Our back yard in Brooklyn had the same dimensions as our row house. My earliest memories were of weeds and dirt in which we were allowed, as strange as it seems, given my mother's abhorrence for germs (she was sure that library books harbored the plague), to dug up bottles and salt servers, artifacts from an ancient pre civil war bottle factory.
My father, as good a mason as any professional, gradually replaced the dirt and weeds with concrete pathways and elegant brick steps. The side borders and the center green spaces were the responsibility of my mother, who as an English woman, had gardening written on her soul. Mom, as busy as she was, raising four children, caring for an often sick spouse and assorted relatives who lived with us from time to time as well as working the evening shift for the phone company, found time for her garden.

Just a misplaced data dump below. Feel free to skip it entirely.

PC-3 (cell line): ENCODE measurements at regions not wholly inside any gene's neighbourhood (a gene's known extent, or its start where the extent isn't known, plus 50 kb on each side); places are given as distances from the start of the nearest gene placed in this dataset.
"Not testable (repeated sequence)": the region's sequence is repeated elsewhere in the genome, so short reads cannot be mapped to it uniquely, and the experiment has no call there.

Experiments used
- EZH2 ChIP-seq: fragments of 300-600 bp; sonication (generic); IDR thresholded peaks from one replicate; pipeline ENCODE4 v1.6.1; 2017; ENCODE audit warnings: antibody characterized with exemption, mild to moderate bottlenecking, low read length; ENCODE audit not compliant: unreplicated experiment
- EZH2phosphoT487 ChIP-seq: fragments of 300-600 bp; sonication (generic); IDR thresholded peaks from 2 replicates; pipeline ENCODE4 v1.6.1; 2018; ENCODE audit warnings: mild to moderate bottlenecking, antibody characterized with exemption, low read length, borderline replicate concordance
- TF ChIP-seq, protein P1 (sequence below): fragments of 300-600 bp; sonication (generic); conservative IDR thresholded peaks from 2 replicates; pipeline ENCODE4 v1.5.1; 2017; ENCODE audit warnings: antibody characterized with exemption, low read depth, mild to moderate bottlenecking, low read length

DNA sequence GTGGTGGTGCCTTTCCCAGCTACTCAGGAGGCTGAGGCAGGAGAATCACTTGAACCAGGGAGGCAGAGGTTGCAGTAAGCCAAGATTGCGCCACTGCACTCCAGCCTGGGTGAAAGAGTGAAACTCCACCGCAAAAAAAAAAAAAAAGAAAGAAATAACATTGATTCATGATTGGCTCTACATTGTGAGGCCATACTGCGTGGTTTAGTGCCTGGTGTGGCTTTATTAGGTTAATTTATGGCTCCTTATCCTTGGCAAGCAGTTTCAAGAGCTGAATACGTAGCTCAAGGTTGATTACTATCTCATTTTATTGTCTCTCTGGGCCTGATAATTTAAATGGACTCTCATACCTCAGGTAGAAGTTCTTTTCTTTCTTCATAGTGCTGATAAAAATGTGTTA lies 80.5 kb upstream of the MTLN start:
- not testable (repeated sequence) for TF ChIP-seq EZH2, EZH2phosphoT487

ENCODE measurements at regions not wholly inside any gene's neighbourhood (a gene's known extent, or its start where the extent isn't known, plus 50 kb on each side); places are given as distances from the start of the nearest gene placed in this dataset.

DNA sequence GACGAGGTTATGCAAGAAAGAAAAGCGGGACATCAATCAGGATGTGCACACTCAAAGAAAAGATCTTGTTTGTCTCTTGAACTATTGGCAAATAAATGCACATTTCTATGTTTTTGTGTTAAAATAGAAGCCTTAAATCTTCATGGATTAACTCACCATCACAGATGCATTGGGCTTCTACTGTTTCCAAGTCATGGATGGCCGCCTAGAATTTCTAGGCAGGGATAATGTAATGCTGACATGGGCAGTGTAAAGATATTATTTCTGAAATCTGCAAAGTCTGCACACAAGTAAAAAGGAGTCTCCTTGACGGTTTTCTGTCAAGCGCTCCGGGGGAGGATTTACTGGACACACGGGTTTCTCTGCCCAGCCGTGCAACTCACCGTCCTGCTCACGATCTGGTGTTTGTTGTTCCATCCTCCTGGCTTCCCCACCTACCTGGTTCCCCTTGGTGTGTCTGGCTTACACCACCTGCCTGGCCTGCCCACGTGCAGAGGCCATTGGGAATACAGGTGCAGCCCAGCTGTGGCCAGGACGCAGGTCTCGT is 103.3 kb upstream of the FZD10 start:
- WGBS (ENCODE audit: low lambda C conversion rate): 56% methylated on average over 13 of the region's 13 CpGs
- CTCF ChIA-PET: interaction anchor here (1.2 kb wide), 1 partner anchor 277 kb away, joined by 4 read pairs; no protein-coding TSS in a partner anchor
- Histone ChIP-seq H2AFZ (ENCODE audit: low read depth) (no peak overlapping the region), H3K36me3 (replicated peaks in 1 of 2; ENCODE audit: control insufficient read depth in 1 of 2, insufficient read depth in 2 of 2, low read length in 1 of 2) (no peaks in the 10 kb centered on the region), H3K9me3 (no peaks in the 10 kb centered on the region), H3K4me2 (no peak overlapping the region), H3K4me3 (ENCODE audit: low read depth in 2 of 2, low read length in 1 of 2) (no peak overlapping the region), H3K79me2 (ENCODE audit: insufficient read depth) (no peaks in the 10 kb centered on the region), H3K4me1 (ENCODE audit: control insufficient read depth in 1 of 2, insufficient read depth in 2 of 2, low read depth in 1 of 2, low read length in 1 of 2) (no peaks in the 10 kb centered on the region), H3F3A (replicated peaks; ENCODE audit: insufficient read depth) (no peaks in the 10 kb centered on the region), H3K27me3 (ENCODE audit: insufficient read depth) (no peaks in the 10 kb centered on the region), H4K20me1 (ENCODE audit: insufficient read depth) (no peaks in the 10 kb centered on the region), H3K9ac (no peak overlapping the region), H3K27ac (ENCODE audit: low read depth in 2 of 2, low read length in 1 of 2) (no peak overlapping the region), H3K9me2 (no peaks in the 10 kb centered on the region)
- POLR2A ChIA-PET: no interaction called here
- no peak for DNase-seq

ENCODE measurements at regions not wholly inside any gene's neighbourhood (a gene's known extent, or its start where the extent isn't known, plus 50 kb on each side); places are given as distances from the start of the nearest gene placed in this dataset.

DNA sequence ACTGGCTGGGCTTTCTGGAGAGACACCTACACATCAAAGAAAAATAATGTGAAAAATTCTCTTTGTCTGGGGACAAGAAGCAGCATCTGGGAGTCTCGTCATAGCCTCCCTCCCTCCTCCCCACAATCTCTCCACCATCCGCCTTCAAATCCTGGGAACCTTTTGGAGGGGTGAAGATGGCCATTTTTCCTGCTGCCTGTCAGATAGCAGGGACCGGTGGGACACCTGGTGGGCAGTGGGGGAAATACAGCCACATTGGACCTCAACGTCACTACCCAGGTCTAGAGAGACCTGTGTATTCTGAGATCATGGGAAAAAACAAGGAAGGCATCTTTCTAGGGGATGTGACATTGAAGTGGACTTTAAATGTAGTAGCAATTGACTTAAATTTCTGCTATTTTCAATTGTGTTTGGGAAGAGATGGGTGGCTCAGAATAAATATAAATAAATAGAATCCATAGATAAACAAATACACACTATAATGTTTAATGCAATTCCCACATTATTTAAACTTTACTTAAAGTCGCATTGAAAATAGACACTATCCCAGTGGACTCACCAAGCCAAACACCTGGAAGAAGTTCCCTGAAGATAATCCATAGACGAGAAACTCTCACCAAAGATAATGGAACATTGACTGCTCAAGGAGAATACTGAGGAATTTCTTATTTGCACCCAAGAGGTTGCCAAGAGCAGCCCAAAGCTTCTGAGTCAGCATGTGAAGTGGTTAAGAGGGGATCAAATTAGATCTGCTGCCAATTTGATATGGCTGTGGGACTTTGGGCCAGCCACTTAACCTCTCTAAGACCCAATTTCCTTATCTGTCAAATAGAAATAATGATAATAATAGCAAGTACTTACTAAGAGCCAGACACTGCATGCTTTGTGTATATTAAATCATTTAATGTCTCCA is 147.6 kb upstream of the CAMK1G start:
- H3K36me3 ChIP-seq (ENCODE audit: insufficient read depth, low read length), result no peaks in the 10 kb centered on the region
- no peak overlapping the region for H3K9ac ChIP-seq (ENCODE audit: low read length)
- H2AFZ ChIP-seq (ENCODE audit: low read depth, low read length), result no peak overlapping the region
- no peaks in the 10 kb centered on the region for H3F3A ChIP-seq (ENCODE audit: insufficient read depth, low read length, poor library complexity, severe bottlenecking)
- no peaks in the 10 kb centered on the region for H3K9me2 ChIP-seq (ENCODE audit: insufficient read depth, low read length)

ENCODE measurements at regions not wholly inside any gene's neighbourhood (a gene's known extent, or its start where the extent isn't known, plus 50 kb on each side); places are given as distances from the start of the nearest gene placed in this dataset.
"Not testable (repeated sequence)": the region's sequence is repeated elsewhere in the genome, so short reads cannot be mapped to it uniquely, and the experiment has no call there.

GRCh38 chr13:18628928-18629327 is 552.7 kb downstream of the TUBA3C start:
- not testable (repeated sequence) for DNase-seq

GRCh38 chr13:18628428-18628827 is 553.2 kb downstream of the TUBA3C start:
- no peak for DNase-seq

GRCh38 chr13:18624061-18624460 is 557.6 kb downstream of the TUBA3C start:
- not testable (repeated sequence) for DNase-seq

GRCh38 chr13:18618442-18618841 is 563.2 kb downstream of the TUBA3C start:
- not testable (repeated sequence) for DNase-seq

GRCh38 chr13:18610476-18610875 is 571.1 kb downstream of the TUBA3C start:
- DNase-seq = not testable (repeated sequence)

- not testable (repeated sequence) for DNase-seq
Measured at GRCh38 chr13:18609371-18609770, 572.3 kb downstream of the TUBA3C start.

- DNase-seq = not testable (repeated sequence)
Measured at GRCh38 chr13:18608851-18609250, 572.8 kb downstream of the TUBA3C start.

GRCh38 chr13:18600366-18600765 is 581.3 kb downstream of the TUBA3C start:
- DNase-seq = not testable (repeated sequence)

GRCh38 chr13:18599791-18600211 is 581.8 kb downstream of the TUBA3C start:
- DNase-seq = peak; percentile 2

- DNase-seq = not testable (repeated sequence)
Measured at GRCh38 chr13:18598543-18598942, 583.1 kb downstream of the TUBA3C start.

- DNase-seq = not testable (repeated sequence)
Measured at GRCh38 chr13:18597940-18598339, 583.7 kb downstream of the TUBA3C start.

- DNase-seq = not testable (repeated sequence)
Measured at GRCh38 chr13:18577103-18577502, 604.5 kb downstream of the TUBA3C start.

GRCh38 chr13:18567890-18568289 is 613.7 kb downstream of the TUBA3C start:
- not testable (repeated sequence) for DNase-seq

My paternal aunts lived across the street and, as in many families, especially those cursed with the Irish predilection for being always right, there were often contra temps among the women about various and sundry matters. I remember an argument that lasted for weeks about which was the best direction to aim the spout on a tea kettle in order to get it to boil faster. Yes, they really were angry about this. But there were also hours where my mother and aunts sat together in my Aunt Mina's kitchen, drinking tea and eating Dugans crumb cake while they talked flowers. It still amazes me that in so quintessentially urban an area, so many gardeners flourished. My Aunts had a magnificent garden punctuated by a grape arbor from which my father was suppose to have made gin during prohibition. Here, only three city blocks from the Atlantic Ocean, you could pick large, luscious purple grapes that grew over an arbor under which Sunny Seabek, my Aunt Gen's tenant, parked his truck.